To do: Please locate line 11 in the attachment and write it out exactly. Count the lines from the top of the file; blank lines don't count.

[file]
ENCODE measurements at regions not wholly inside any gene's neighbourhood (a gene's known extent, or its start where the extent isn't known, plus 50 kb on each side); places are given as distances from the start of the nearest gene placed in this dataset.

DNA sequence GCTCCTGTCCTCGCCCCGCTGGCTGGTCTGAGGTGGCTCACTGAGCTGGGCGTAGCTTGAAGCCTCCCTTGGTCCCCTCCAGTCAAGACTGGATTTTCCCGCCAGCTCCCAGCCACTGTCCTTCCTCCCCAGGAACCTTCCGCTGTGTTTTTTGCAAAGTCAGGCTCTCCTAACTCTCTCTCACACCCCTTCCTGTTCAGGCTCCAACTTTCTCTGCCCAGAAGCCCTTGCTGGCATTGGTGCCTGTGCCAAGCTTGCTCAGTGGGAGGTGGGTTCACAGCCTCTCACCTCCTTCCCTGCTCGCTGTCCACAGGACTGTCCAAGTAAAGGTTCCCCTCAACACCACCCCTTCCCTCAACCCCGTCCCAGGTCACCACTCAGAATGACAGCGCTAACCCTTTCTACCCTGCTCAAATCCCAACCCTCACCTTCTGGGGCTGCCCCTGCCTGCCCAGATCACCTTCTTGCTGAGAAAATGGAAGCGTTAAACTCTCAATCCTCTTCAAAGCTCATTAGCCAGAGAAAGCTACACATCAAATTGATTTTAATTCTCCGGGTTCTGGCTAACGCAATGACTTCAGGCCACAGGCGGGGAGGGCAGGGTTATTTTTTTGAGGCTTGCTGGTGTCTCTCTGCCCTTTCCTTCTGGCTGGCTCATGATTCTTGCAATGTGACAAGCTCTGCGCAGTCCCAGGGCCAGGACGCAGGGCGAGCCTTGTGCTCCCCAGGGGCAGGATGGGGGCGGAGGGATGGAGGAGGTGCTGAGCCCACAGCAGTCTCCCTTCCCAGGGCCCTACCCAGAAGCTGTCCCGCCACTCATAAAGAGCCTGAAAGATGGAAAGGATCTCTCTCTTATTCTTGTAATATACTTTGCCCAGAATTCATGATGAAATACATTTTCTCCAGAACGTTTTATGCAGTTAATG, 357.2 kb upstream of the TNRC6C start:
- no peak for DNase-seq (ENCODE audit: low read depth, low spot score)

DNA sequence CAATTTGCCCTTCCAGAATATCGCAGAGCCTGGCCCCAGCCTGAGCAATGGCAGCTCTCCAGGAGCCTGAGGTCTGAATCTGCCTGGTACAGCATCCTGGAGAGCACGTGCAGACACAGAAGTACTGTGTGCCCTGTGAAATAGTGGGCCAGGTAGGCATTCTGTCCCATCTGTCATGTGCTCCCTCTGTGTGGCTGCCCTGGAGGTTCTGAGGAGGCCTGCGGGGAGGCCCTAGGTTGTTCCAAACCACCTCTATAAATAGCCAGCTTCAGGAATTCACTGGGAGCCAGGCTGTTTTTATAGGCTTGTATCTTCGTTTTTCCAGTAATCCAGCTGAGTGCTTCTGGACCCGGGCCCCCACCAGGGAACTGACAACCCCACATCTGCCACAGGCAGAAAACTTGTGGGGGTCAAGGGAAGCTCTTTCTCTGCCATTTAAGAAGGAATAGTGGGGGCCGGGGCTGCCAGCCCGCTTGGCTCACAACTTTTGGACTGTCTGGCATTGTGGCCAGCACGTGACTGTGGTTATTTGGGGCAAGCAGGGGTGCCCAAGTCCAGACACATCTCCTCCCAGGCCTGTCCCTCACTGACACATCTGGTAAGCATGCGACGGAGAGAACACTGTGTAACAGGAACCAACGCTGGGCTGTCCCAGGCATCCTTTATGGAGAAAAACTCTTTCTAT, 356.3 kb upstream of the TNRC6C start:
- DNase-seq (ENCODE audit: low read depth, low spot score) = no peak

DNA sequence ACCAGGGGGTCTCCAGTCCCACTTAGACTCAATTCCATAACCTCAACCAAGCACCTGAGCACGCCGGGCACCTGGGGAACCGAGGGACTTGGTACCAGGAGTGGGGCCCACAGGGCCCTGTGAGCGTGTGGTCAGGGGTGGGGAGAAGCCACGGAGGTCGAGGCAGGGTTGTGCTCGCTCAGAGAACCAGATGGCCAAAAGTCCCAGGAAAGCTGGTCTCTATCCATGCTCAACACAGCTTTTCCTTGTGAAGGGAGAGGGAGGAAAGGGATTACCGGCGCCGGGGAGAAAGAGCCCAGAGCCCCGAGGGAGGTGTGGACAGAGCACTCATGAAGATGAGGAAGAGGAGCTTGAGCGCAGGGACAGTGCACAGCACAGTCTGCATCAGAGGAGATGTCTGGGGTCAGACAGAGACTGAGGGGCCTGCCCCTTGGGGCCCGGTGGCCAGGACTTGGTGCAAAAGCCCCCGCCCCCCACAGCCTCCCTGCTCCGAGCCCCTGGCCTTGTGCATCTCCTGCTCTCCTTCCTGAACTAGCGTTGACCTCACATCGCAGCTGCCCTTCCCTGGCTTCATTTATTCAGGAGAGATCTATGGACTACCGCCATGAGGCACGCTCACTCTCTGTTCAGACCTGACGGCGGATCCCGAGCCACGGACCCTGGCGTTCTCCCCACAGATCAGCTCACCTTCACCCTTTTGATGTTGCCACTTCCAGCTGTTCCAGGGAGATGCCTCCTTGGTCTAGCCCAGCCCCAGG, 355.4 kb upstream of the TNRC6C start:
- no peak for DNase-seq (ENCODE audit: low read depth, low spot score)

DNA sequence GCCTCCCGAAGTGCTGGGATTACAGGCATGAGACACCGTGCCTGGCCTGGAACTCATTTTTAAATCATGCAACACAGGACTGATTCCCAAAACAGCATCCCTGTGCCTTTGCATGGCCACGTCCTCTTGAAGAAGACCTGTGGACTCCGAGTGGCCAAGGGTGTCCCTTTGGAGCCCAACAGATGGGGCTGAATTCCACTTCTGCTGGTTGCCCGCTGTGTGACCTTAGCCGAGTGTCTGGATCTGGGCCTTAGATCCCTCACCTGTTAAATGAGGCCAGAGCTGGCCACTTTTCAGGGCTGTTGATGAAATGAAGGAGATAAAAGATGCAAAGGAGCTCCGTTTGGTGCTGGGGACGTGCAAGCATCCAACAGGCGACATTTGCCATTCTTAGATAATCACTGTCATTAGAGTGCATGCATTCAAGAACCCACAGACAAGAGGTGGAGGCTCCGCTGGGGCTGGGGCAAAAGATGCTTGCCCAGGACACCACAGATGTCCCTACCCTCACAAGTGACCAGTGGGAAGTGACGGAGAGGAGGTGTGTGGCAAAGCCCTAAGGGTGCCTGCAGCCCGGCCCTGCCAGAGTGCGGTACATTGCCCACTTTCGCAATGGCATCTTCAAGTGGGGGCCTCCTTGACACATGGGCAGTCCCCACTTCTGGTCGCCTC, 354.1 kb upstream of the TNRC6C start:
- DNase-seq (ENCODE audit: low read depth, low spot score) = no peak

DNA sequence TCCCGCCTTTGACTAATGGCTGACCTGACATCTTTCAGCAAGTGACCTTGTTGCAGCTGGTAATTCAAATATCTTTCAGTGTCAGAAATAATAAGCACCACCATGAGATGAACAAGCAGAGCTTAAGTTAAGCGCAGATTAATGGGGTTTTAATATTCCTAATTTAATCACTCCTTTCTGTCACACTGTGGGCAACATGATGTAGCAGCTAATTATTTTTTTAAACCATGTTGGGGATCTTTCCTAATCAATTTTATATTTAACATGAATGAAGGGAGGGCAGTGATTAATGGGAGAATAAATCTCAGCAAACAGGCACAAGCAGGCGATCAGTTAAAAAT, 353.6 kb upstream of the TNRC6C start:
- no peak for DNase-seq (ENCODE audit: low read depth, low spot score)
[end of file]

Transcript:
- no peak for DNase-seq (ENCODE audit: low read depth, low spot score)